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Supreme Court upholds ‘Right to Farm’ ballot language

JEFFERSON CITY, Mo. – The Supreme Court of Missouri has held the election results on the 2014 “Right to Farm” amendment as valid, calling the ballot title “sufficient and fair, and so there was no election irregularity.”

SC94516, Wes Shoemyer, Darvin Bentlage and Richard Oswald v. Missouri Secretary of State Jason Kander, was argued February 25, 2015. The opinion on this and four other opinions were handed down today.

In an election irregularity proceeding, individuals challenge the summary statement of the title of a ballot issue that voters passed during the August 2014 election.

As in Dotson v. Kander, also decided today, the ballot title can be challenged post-election. The challenge was not considered untimely by the Court. The 30-day time limit for post-election challenges does not begin until the secretary of state certifies the results of an election following any recount.

Judge Laura Denvir Stith dissented the opinion, calling it untimely “because it was not brought prior to the election as mandated by chapter 116, RSMo, and because such a challenge may not be brought after the election under chapter 115, RSMo.”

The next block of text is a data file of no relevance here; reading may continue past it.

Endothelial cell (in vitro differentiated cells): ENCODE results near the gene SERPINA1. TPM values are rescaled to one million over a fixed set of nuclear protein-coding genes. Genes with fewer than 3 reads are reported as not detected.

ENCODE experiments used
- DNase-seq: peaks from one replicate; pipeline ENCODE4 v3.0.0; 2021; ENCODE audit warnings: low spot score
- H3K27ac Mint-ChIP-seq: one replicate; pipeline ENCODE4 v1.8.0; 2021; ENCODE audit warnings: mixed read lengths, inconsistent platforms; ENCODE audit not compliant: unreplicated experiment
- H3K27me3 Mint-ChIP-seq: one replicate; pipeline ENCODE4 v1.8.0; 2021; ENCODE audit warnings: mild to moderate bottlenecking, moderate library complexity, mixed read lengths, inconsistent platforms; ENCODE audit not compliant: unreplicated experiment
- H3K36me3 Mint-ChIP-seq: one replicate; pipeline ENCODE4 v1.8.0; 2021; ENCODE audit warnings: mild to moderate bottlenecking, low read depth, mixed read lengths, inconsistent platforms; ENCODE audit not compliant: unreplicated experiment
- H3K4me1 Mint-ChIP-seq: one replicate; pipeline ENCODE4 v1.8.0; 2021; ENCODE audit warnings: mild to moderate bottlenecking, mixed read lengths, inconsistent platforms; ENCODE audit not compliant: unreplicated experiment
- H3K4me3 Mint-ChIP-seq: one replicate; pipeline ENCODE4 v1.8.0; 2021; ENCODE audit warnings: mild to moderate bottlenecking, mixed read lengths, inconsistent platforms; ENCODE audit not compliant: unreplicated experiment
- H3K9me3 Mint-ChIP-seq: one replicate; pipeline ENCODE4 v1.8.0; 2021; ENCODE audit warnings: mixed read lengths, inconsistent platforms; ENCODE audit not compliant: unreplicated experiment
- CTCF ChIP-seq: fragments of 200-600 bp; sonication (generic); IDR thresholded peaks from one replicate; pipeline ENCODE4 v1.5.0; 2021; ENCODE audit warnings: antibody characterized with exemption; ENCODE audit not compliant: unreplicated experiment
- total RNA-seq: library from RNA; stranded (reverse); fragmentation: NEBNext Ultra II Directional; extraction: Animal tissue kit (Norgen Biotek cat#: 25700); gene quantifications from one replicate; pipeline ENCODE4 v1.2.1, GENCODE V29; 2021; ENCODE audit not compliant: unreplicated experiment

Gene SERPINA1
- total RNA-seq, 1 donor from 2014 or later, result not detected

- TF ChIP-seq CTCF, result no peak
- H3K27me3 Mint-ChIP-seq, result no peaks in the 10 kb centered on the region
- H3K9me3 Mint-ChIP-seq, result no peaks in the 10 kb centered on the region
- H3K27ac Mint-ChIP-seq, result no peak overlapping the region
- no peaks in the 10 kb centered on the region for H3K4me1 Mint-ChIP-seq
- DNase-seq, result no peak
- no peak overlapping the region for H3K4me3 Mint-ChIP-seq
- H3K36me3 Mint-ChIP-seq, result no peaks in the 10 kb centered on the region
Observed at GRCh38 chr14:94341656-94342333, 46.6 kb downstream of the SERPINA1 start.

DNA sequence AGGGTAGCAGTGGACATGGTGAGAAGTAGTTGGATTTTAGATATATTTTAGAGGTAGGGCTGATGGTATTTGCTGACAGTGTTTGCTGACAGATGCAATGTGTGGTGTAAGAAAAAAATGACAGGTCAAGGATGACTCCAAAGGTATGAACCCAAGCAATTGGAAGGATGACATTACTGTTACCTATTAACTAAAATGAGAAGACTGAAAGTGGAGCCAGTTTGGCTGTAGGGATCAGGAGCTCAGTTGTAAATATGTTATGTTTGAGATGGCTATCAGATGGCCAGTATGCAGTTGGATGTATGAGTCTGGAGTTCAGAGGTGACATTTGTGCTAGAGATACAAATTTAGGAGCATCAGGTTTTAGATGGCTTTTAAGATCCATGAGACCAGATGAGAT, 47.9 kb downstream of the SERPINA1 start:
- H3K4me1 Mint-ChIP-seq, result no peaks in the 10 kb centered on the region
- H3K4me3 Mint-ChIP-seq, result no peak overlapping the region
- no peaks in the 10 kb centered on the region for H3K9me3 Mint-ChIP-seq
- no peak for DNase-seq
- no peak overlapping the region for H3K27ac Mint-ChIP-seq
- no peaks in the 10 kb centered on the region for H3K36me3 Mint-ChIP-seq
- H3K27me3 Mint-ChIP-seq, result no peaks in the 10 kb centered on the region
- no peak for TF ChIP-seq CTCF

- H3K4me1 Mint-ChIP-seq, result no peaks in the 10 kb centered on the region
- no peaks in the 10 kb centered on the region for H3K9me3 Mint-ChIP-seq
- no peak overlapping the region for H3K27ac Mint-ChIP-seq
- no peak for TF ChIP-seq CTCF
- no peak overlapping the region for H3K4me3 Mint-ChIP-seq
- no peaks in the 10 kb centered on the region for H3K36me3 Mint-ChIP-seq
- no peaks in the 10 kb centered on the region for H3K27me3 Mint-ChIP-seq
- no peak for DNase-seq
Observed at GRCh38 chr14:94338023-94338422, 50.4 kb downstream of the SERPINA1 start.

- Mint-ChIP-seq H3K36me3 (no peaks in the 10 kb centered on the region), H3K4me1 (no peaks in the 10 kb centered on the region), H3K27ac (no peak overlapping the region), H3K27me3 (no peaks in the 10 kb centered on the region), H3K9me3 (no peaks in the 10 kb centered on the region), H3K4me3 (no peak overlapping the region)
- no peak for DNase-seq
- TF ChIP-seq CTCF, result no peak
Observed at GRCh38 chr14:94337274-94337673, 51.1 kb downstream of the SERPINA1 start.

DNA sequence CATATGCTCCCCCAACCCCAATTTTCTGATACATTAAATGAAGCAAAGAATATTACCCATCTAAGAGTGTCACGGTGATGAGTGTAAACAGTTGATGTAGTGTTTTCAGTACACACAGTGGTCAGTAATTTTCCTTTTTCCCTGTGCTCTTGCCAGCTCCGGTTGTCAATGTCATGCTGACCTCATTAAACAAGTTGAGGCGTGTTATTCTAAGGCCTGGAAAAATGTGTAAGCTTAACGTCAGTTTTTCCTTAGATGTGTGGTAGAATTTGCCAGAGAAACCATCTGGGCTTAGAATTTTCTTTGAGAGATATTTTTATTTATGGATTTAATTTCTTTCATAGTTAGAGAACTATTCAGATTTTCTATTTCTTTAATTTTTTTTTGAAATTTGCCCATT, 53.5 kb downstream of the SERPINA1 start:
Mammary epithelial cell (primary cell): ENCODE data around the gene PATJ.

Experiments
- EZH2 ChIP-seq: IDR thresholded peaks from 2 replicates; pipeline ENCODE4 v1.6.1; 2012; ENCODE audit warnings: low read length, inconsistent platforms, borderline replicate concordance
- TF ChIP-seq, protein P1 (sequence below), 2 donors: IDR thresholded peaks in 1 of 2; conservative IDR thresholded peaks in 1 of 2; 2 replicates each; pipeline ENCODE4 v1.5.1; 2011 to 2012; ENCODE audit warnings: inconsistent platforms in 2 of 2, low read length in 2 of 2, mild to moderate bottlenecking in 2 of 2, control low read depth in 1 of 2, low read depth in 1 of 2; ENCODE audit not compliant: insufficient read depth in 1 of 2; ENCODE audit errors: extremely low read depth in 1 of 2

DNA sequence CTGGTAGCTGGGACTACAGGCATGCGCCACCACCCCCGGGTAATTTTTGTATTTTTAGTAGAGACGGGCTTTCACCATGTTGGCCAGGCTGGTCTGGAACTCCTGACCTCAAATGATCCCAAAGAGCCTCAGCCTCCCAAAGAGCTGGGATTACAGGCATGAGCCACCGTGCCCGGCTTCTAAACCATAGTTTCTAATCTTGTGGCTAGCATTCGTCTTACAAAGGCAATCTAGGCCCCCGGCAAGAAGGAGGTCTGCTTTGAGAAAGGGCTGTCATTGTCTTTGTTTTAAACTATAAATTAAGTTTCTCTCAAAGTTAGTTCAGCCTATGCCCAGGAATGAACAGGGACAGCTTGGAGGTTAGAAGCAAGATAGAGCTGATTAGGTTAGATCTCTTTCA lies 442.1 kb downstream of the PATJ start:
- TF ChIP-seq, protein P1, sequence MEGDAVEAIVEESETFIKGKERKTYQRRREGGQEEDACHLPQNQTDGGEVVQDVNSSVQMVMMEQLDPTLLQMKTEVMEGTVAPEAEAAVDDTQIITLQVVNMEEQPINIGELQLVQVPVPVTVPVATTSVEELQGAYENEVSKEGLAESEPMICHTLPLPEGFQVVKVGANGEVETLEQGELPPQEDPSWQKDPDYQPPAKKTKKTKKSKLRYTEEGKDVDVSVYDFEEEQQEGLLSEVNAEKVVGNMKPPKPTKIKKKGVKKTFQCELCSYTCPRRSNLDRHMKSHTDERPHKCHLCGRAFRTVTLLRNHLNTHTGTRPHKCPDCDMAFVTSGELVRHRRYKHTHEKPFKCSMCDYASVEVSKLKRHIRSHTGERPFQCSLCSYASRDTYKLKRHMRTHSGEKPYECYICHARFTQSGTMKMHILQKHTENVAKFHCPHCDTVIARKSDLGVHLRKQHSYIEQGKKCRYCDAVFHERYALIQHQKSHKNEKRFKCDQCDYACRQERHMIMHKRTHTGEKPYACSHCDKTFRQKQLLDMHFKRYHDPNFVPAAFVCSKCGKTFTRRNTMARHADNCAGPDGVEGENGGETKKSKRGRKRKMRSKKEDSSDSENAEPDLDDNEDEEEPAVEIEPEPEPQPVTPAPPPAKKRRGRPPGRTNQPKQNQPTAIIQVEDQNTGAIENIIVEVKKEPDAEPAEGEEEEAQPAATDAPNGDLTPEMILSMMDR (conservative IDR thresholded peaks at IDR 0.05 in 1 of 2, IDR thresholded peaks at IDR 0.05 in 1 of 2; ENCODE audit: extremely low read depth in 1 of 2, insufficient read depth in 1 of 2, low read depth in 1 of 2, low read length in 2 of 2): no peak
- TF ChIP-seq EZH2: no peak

Agricultural groups applauded the court’s opinion, calling the case “desperate.”

“We are pleased the Missouri Supreme Court ruled in favor of upholding the election results for Amendment #1, the Missouri Farming Rights Amendment, approved last August,” said Missouri Farm Bureau President Blake Hurst. “This was a desperate attempt by the opponents to thwart the will of a majority of Missouri voters by retrospectively claiming the ballot language was inadequate. As Missourians we now have in our state constitution a much needed protection for the right of consumers to have adequate and affordable food choices and the right of farmers and ranchers to produce that food safely and humanely.”

The Court’s decision is online at

The briefs, summary of the briefs and oral argument audio file are online at